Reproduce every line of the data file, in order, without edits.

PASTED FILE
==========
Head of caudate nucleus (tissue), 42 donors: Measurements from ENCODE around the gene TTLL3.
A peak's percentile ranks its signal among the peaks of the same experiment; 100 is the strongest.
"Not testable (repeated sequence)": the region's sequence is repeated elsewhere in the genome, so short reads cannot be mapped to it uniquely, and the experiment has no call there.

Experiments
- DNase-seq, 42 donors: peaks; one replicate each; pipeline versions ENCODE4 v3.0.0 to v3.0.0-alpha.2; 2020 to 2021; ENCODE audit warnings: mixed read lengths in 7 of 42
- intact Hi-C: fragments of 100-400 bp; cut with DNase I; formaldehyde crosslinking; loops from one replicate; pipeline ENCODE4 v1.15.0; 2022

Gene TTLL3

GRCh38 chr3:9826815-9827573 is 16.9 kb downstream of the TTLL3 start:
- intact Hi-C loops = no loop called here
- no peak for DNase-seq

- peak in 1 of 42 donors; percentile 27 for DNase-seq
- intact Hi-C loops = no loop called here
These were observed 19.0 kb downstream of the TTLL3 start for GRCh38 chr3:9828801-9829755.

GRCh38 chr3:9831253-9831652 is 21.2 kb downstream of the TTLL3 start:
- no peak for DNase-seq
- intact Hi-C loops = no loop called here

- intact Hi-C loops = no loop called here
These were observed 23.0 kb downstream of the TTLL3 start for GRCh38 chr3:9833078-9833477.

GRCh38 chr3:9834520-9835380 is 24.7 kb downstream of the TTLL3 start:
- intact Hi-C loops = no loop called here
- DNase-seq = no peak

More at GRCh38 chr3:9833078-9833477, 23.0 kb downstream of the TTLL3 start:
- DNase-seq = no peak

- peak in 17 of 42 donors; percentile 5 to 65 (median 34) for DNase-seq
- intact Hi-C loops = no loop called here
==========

Head of caudate nucleus (tissue), 42 donors: Measurements from ENCODE around the gene TTLL3.
A peak's percentile ranks its signal among the peaks of the same experiment; 100 is the strongest.
"Not testable (repeated sequence)": the region's sequence is repeated elsewhere in the genome, so short reads cannot be mapped to it uniquely, and the experiment has no call there.

Experiments
- DNase-seq, 42 donors: peaks; one replicate each; pipeline versions ENCODE4 v3.0.0 to v3.0.0-alpha.2; 2020 to 2021; ENCODE audit warnings: mixed read lengths in 7 of 42
- intact Hi-C: fragments of 100-400 bp; cut with DNase I; formaldehyde crosslinking; loops from one replicate; pipeline ENCODE4 v1.15.0; 2022

Gene TTLL3

GRCh38 chr3:9826815-9827573 is 16.9 kb downstream of the TTLL3 start:
- intact Hi-C loops = no loop called here
- no peak for DNase-seq

- peak in 1 of 42 donors; percentile 27 for DNase-seq
- intact Hi-C loops = no loop called here
These were observed 19.0 kb downstream of the TTLL3 start for GRCh38 chr3:9828801-9829755.

GRCh38 chr3:9831253-9831652 is 21.2 kb downstream of the TTLL3 start:
- no peak for DNase-seq
- intact Hi-C loops = no loop called here

- intact Hi-C loops = no loop called here
These were observed 23.0 kb downstream of the TTLL3 start for GRCh38 chr3:9833078-9833477.

GRCh38 chr3:9834520-9835380 is 24.7 kb downstream of the TTLL3 start:
- intact Hi-C loops = no loop called here
- DNase-seq = no peak

More at GRCh38 chr3:9833078-9833477, 23.0 kb downstream of the TTLL3 start:
- DNase-seq = no peak

- peak in 17 of 42 donors; percentile 5 to 65 (median 34) for DNase-seq
- intact Hi-C loops = no loop called here